Spring Cleaning time again? try this to get it done in no time!
There’s nothing like a beautiful spring morning with the sun shining through your windows to highlight every damn spec of dust and cobweb in your house! I guess that’s where the term spring clean comes from as the rest of the year everything seems relatively acceptable. I’ve tried convincing myself that when my children make patterns in the dust on the TV stand this counts as creative development.
It’s not a good thing though and as much as try to convince myself otherwise, after a long damp winter my house is in dire need of a spring clean. ** Humph **
Bearing in mind that I have a toddler, dog, pre-teen and teenager, as well as a Mum in a Nutshell, a small business to manage and a social life (of sorts) eating away at my day this leaves very little spare time to do the much-needed dust down. So I’ve been on a mission to plan the perfect spring clean for a busy family. I’ve narrowed the necessities into small bitesize chunks which can be done over 2 weeks, giving a 10 step spring clean.
Wash the carpets
This gets my number one spot for the simple reason being as much as a hoover gets rid of the surface dirt lord only knows what my bonkers sprocker picks up on his daily dog walk not to mention what we all praise through.
I hoover daily, don’t allow the dog or shoes upstairs and am 75 % wooden flooring downstairs, but once you actually see what comes out of your carpets it makes you realise how much t needed it! I use the Vax Dual Power Reach Carpet Cleaner .if you would like a recommendation.
Clean food cupboard shelves
Also checking best before dates and returning them back in some sort of logical order i.e:things that you don’t use so often on the top shelves and those with a longer best before date at the back. I keep rice, pasta and lentils in a wide, shallow plastic container to catch any runaways, so give that a wash too. You’ll be surprised how many spices and herb pots are out of date but don’t throw them away. Click here for a handy idea of how to reuse them.
Empty the fridge
Taking everything out, I wipe down every shelf, taking the door shelves out and washing them in hot soapy water. I keep open jars in my fridge so check the dates of everything before returning. I also give the seals a wipe through.
Pull out the beds and vacuum clean
Have you actually seen how much dust gathers there? I also vacuum the mattress’ and wipe down skirting boards behind the beds while I’m at it. Throwing everything in the washing machine and turning the mattresses. (That’s a comedy YouTube video on its own.) It’s also a great opportunity to air them out. Memory foam mattress, like my Leesa one (can’t recommend this enough for comfort) don’t need turning over, instead I turn it top to bottom. Don’t forget that pillows need replacing every 2 years and mattress every 8, so if you’re due a new one, nows the time to look.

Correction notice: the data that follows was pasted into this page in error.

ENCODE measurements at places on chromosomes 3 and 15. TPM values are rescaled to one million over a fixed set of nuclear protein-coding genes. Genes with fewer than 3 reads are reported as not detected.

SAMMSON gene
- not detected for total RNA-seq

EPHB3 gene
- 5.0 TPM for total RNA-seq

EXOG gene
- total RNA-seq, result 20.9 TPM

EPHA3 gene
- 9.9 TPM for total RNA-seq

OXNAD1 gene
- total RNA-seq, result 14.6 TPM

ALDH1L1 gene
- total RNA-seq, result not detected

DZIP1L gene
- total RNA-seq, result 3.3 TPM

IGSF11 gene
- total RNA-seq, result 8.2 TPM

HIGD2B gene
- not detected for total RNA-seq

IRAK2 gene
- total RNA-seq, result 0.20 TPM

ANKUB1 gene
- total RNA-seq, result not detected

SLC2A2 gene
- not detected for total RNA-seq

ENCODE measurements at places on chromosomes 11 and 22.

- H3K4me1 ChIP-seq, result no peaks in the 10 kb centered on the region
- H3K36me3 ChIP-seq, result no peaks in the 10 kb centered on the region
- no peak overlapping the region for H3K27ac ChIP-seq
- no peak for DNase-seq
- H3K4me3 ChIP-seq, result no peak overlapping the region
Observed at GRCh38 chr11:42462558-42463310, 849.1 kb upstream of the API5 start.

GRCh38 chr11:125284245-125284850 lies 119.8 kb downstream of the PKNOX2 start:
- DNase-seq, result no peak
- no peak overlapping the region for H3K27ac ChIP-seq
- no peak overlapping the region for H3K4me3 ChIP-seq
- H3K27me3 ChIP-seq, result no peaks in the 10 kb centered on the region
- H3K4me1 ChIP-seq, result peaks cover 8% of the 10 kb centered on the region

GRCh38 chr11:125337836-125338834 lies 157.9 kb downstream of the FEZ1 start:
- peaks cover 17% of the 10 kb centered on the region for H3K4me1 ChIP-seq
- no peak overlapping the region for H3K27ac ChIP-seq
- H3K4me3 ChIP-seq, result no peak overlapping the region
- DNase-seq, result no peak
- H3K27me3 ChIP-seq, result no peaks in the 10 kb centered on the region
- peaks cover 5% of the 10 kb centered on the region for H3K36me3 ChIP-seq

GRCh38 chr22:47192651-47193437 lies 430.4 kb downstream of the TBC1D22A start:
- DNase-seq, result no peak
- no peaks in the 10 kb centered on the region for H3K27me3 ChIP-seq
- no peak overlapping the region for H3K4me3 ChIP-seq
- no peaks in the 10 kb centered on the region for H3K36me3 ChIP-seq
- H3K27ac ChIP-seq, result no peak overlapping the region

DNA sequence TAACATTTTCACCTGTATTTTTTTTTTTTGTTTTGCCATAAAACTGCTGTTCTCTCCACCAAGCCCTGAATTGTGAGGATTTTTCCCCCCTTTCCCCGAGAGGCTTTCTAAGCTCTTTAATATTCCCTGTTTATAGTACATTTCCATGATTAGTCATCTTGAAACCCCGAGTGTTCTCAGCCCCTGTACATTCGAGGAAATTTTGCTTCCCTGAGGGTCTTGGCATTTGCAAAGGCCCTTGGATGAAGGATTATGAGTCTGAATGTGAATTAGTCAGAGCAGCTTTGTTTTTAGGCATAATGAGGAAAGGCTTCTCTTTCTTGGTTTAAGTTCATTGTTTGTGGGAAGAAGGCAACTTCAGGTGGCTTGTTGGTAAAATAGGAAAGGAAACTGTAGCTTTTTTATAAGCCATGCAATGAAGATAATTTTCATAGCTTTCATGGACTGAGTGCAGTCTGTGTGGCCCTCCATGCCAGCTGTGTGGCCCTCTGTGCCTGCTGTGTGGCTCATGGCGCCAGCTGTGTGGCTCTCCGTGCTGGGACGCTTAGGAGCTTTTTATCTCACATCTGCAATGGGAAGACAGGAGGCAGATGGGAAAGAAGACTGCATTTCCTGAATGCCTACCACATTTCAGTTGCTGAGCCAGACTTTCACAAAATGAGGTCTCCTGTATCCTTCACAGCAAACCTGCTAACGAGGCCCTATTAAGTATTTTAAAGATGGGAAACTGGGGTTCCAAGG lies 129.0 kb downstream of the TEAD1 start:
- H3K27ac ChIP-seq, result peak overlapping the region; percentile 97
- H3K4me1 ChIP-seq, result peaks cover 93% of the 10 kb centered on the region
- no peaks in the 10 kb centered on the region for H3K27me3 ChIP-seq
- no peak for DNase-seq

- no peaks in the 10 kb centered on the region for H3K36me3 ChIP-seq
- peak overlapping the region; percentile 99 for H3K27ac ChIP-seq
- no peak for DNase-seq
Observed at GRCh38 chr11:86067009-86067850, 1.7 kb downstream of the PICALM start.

Put duvets and pillows outside in the sun to air
We have a super king bed which means our duvet is huge and heavy so I rest it on open window cill to air it through. The smaller ones I can wash in the machine and hang on the line. Older pillows are replaced and the rest washed. The feather ones are stacked in an open window for the day.
Wipe down the dining table chairs
Our slate top table gets a battering and has buffered any spillage and stain known to man but the chairs and bench often gets over looked when I’m clearing up the meal spills. So I wash down the backs, legs and seats with hot soapy water.
Wash down walls where mildew has formed
With the house pretty much shut down for the Winter, there’s usually a spot in the house which shows sign of mildew or mould. In our case this is the bathroom. Giving it a wipe down with diluted sterilizing solution and leaving to dry with the windows open usually gets rid of it.
Move the sofas
and vacuum the hidden flooring, whilst also reclaiming a small Lego factory, half a dozen odd socks and the Teenager’s mobile phone. Would it be too sad to admit that I get quite excited wondering what I’m going to find?
Wash the curtains
If they’re washable obviously. I have been known to chuck some ‘dry clean only’ curtains in the tumble drier with a laundry fresher sheet then hang them on the line on a bright sunny day. If you’re not as daring as me then do the sensible thing and take them to the dry cleaners or buy a dry clean kit which you can do at home. Steaming them to remove dust and any other nasties in the air is also an option. if you don’t have a steamer, use your iron
Hold a toy amnesty
By throwing out any broken ones, recycling old ones they’ve out grown and washing down the ones you’re keeping. This is always a dangerous one to do with children present as you’ll find they suddenly want to play with everything you get out and need to keep them like their life depends on it. I’d advise doing it when they’re not around.
Failing all this you could always just book a 2 week holiday and pay someone else to come and do it while you’re away.